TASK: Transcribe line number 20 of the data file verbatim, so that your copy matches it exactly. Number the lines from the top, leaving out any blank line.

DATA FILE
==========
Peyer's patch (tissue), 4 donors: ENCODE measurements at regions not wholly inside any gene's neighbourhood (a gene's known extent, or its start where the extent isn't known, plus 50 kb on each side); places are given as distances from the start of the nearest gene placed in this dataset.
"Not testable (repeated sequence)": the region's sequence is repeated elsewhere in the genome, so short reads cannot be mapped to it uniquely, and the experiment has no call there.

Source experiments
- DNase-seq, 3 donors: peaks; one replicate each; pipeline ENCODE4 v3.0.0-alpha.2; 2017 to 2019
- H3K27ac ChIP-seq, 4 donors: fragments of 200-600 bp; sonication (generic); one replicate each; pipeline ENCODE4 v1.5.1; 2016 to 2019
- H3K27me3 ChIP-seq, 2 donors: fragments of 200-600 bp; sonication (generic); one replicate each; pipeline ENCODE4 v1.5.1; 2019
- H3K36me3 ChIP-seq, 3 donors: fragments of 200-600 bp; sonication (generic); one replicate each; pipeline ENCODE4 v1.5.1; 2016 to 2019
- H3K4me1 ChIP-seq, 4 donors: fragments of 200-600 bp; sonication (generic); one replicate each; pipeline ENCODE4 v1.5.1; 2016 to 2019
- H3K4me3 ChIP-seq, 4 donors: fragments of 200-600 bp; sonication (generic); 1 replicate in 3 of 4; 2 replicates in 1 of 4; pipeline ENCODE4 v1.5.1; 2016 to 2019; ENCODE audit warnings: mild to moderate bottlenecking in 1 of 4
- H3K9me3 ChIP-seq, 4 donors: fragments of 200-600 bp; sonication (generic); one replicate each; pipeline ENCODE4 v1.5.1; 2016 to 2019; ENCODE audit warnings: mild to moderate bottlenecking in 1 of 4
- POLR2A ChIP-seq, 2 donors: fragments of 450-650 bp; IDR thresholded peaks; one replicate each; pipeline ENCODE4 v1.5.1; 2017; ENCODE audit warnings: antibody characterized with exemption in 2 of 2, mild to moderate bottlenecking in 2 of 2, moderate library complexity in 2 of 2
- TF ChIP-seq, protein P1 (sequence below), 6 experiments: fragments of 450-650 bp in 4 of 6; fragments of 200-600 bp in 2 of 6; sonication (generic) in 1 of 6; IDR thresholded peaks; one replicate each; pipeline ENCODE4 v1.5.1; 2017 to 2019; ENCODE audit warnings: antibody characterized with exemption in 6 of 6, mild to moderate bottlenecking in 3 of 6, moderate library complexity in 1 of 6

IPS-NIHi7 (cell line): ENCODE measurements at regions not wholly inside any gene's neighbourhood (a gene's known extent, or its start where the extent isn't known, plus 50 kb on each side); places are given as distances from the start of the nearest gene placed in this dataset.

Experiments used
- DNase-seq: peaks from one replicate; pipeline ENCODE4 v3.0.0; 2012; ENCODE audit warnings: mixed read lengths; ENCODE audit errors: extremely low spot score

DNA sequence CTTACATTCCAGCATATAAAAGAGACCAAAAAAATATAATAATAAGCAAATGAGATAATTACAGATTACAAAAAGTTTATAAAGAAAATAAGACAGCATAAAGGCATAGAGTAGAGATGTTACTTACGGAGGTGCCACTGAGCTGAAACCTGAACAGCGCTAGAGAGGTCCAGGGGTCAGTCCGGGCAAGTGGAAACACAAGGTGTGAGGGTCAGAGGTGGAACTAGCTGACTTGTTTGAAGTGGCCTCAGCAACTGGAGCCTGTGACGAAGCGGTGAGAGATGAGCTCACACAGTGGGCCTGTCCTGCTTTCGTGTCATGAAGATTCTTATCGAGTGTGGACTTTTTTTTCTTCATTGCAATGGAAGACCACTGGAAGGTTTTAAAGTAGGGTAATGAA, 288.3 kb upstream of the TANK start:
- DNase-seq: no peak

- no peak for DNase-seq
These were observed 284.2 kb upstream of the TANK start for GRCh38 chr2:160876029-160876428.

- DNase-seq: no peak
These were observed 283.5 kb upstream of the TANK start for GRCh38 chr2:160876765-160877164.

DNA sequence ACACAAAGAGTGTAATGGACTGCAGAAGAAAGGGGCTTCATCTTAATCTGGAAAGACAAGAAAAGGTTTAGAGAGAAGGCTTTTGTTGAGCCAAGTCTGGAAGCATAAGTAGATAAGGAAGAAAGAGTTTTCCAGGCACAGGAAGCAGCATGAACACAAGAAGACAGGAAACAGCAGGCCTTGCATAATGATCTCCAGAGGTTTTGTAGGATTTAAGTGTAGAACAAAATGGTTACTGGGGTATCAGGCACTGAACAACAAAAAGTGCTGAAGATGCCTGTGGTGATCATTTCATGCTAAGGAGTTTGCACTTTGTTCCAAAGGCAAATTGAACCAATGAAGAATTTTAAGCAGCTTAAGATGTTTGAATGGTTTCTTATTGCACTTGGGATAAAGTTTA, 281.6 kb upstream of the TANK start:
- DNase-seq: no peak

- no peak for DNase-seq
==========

- DNase-seq: no peak